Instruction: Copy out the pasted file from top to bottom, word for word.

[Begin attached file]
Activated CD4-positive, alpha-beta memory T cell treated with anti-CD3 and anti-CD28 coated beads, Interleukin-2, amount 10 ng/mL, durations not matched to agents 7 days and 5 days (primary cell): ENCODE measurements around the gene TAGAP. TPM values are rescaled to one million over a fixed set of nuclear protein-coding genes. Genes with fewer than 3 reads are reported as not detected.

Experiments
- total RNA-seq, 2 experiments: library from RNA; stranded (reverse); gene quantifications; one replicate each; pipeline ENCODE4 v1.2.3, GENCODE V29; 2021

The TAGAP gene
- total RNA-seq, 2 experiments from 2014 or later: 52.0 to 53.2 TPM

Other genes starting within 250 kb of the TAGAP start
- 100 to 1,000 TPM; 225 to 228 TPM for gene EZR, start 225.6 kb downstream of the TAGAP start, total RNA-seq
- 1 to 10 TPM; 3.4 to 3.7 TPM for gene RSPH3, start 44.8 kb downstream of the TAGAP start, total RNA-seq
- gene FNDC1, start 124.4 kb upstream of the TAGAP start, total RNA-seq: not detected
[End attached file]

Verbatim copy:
Activated CD4-positive, alpha-beta memory T cell treated with anti-CD3 and anti-CD28 coated beads, Interleukin-2, amount 10 ng/mL, durations not matched to agents 7 days and 5 days (primary cell): ENCODE measurements around the gene TAGAP. TPM values are rescaled to one million over a fixed set of nuclear protein-coding genes. Genes with fewer than 3 reads are reported as not detected.

Experiments
- total RNA-seq, 2 experiments: library from RNA; stranded (reverse); gene quantifications; one replicate each; pipeline ENCODE4 v1.2.3, GENCODE V29; 2021

The TAGAP gene
- total RNA-seq, 2 experiments from 2014 or later: 52.0 to 53.2 TPM

Other genes starting within 250 kb of the TAGAP start
- 100 to 1,000 TPM; 225 to 228 TPM for gene EZR, start 225.6 kb downstream of the TAGAP start, total RNA-seq
- 1 to 10 TPM; 3.4 to 3.7 TPM for gene RSPH3, start 44.8 kb downstream of the TAGAP start, total RNA-seq
- gene FNDC1, start 124.4 kb upstream of the TAGAP start, total RNA-seq: not detected